The training machine operates as follows: Normally for batting practise, the machine is in the position illustrated in FIG. 1, with the cross member 108 of the brace 36 resting against the brackets 92 on the base supports 32. In this position, the frame is substantially horizontal. Electrical current is supplied to the motor 62 and 64 to cause rotation of the pneumatic tires 12 and 14 in opposite directions. As viewed in FIG. 2, the tire 14 will rotate in a clockwise direction and the tire 12 will rotate in a counterclockwise direction. A baseball is dropped into the opening 28 at the rear portion of the launch tube 26. The spring loaded push rod 30 is pulled back to permit the baseball to drop into the hole. The spring loaded push rod 30 is then released, causing the ball to move forward in the tube until it is engaged by the rotating tires 12 and 14. The tires grip the ball and propel the ball out of the front of the tube. The speed of the ball will depend on the speed of the tires 12. Any spin on the ball will depend on how the threads of the ball are gripped by the tires and will also depend on the relative speeds of the tires.

As indicated above, the speeds of the tires can be individually adjusted by turning the nut 82 of the threaded rod 80. When the tire speeds are different, a curve or slider will result and, in some instances, the ball will drop.

The training machine can be very accurately and simply adjusted by simply rotating the crank handle 38 which changes the back portion of the frame 16 in relation to the base supports 32, causing rotation of the frame about the axis of pipe 34. Adjustment of the frame upwardly by the brace 36 will tilt the frame so that the launch tube projects downwardly for "grounder" practise.

The machine is easily adjustable to throw "fly balls" such as in outfielder's practise. This is achieved by lifting the cross member 108 from engagement with the brackets 92 and positioning the cross member 108 at the junction of brace 90 and bottom member 86. In this position, the angle of projection of the balls can again be finely adjusted by rotating the crank handle 38.

The angle of projection of the balls from the launch tube can be further increased by positioning the cross member at the junction of the upright member 88 and the bottom members 86. To reach this position, the cross member 108 is merely rotated about the axis of the rod 96 so that the cross member fits between the braces 90 and then rotated back to a horizontal position to fit behind the upright members 88.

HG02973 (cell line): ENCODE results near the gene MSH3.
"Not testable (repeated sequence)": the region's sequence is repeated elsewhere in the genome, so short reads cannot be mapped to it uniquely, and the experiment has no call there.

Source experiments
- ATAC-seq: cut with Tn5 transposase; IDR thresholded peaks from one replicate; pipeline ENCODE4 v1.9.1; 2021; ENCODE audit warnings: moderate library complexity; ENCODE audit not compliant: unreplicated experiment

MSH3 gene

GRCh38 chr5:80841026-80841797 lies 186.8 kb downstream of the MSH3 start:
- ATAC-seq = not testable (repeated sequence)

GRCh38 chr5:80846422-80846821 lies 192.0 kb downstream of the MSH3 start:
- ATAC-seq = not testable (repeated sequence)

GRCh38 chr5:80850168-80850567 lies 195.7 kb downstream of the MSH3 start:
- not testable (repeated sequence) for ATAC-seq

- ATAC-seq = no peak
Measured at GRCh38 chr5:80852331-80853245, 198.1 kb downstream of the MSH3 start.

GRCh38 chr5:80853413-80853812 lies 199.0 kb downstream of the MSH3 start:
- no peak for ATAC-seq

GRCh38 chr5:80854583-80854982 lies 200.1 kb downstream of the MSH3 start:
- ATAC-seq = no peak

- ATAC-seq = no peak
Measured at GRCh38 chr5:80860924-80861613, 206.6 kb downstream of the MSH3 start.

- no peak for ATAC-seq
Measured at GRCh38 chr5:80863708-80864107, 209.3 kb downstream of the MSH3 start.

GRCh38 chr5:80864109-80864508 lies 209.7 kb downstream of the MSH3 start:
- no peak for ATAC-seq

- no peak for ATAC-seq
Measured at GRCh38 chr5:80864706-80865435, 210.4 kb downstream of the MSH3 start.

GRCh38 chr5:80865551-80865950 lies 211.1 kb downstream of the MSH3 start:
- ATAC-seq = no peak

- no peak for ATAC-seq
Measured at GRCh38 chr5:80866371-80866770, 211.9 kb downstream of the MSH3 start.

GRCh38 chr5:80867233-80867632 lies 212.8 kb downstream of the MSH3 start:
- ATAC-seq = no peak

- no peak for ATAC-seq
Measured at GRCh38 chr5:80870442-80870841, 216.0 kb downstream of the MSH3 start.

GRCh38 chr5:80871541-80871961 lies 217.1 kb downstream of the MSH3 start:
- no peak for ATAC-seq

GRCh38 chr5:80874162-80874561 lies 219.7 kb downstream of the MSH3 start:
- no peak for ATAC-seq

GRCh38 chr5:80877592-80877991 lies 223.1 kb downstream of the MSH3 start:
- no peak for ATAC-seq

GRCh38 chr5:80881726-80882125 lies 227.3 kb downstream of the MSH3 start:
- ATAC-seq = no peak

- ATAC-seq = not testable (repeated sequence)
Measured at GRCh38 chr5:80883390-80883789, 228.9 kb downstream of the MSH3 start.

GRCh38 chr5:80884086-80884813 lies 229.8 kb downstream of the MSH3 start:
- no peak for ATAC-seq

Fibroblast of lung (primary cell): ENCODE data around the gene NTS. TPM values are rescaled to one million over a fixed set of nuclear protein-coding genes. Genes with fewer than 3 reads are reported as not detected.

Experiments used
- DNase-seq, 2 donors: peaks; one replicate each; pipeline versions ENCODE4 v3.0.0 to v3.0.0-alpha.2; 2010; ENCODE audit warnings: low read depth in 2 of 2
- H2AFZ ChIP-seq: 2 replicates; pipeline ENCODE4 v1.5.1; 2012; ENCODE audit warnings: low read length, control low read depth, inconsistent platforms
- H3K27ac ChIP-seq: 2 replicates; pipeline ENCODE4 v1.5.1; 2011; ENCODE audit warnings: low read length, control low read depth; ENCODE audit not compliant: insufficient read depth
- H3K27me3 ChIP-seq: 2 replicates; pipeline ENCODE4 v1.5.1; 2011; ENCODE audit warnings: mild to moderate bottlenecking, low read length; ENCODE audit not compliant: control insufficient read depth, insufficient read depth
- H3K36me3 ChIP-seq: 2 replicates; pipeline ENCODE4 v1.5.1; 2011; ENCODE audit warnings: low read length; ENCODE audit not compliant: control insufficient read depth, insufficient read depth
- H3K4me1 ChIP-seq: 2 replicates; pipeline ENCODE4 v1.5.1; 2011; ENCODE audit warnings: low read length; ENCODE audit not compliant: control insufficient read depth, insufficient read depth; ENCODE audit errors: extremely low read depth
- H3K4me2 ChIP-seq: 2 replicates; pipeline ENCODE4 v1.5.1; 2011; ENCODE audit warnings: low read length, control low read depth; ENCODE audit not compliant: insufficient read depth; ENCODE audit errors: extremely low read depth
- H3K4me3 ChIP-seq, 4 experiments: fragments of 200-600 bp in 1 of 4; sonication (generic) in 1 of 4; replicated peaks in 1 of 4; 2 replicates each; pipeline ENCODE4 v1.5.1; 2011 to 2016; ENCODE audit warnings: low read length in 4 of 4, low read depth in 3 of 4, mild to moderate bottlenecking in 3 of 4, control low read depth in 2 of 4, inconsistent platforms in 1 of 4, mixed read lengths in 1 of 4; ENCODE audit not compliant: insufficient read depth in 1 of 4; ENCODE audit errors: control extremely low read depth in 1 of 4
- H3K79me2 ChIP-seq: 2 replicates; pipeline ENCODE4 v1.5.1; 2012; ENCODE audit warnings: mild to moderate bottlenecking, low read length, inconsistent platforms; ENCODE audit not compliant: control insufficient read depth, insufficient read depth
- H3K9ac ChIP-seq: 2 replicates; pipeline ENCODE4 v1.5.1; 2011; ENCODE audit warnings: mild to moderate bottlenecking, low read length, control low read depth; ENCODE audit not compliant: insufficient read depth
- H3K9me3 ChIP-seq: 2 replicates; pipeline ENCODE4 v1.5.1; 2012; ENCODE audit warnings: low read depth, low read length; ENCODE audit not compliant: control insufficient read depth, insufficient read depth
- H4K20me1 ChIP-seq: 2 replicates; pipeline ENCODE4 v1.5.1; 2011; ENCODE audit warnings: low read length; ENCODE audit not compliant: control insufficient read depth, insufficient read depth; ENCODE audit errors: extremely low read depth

Brackets 94 on the very front portion of the base members 86 permit a still higher angle of projection of the balls from the launch tube 26. Once again the cross member 108 is rotated about the rod 86 so that it can pass between the upright members 88 and then rotated back for engagement with the brackets 94.

A still further adjustment of the angle of projection of the balls is illustrated in FIG. 6 wherein the cross member is removed from engagement with the base and the frame is substantially vertical. This position of FIG. 6 can be used for "pop up" practise for infielders and catchers.

The novel arrangement between the frame and the base provide a plurality of adjusted positions for the frame. The base thus has a plurality of retaining means for reception of the bottom portion of the brace 36 for various adjusted positions of the frame 16.

The ease of adjustability of the machine, and the wide latitude of adjustment permitted by the novel mounting provides a much more versatile machine than has been heretofore attained. The machine can be used for grounders, or the machine can be used for batting practise, fly balls, or very high pop flies. The distance of the pop flies, as well as the speed of the grounders, can be easily adjusted by adjustment of the speed of the drive belt for the tires. The adjustable drive mechanism provides a simple and accurate means for adjusting the speed of the tires. Exact positioning of the fly ball is achieved through fine adjustment of the movable brace 36 by rotation of threaded rod 96. Further, the machine can be made portable by simply removing the base supports 32. This is achieved by loosening of the pipe clamps 112 and simply removing the braces 32.

Whereas the invention has been described with reference to a launch tube 26 having a spring loaded push rod 30, it is within the scope of the invention to provide for an automatic ball feeder for the launch tube. Further, types of power other than electricity can be used. For example, gasoline motors can be used in lieu of electrical motors.

Reasonable variation and modification are possible within the scope of the foregoing disclosure, the drawings, and the appended claims without departing from the spirit of the invention.